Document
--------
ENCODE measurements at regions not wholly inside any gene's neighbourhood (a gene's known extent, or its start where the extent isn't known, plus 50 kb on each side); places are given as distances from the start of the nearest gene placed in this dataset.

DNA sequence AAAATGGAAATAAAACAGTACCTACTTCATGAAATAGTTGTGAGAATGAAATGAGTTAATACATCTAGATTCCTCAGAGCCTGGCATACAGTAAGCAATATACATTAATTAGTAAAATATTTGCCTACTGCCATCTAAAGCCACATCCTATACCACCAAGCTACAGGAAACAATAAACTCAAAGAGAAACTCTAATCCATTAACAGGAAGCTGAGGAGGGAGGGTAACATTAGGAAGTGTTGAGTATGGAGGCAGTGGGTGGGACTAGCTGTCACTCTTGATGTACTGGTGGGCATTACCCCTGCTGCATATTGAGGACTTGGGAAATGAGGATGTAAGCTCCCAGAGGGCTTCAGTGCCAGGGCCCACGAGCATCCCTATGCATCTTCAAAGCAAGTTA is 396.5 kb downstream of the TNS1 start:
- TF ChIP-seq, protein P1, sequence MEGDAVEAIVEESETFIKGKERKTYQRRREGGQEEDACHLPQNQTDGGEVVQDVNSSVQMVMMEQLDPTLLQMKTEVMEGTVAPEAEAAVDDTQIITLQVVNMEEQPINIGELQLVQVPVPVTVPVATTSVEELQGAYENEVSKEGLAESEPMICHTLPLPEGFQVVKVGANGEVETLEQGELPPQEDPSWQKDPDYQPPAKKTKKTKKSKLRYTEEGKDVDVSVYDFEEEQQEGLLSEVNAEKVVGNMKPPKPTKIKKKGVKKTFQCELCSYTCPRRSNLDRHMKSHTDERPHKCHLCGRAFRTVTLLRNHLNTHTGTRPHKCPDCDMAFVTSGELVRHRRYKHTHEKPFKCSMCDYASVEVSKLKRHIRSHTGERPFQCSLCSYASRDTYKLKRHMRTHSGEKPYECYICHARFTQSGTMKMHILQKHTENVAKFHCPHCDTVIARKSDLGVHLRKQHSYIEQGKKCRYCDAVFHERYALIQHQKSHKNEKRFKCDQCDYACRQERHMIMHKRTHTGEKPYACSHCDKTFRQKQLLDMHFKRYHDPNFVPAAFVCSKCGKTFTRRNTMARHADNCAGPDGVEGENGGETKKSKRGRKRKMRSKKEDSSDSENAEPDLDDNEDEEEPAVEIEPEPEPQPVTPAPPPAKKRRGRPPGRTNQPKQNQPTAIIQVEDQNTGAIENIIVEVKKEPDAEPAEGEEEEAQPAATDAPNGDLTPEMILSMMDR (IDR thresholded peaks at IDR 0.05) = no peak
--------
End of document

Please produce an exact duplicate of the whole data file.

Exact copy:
ENCODE measurements at regions not wholly inside any gene's neighbourhood (a gene's known extent, or its start where the extent isn't known, plus 50 kb on each side); places are given as distances from the start of the nearest gene placed in this dataset.

DNA sequence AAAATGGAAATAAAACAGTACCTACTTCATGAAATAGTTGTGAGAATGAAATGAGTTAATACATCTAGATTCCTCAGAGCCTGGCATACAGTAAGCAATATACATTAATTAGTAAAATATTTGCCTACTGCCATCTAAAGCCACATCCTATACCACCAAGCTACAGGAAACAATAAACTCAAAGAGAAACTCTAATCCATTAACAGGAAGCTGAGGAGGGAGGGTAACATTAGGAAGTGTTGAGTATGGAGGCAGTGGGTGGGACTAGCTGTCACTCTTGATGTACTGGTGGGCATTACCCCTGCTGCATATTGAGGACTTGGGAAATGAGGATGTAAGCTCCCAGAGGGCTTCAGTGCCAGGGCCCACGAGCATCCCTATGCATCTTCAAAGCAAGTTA is 396.5 kb downstream of the TNS1 start:
- TF ChIP-seq, protein P1, sequence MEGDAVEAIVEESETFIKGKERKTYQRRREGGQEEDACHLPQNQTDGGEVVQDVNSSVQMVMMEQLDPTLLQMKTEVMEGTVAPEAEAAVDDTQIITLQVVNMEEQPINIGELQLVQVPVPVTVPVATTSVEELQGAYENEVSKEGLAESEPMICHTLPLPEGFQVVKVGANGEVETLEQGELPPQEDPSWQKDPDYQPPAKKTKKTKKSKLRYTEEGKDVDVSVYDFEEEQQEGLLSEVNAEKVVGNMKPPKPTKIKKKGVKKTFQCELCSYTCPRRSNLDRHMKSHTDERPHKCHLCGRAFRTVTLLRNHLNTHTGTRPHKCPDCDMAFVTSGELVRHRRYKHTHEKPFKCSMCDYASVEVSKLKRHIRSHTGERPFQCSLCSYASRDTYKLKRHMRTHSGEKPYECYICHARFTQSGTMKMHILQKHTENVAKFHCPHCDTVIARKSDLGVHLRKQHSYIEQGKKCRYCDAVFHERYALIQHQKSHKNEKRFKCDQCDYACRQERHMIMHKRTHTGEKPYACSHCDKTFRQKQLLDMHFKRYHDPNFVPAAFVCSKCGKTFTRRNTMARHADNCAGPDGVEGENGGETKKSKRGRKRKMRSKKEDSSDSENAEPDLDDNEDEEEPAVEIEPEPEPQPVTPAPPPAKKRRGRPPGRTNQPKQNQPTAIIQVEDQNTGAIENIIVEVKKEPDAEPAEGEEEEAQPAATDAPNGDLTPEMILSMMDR (IDR thresholded peaks at IDR 0.05) = no peak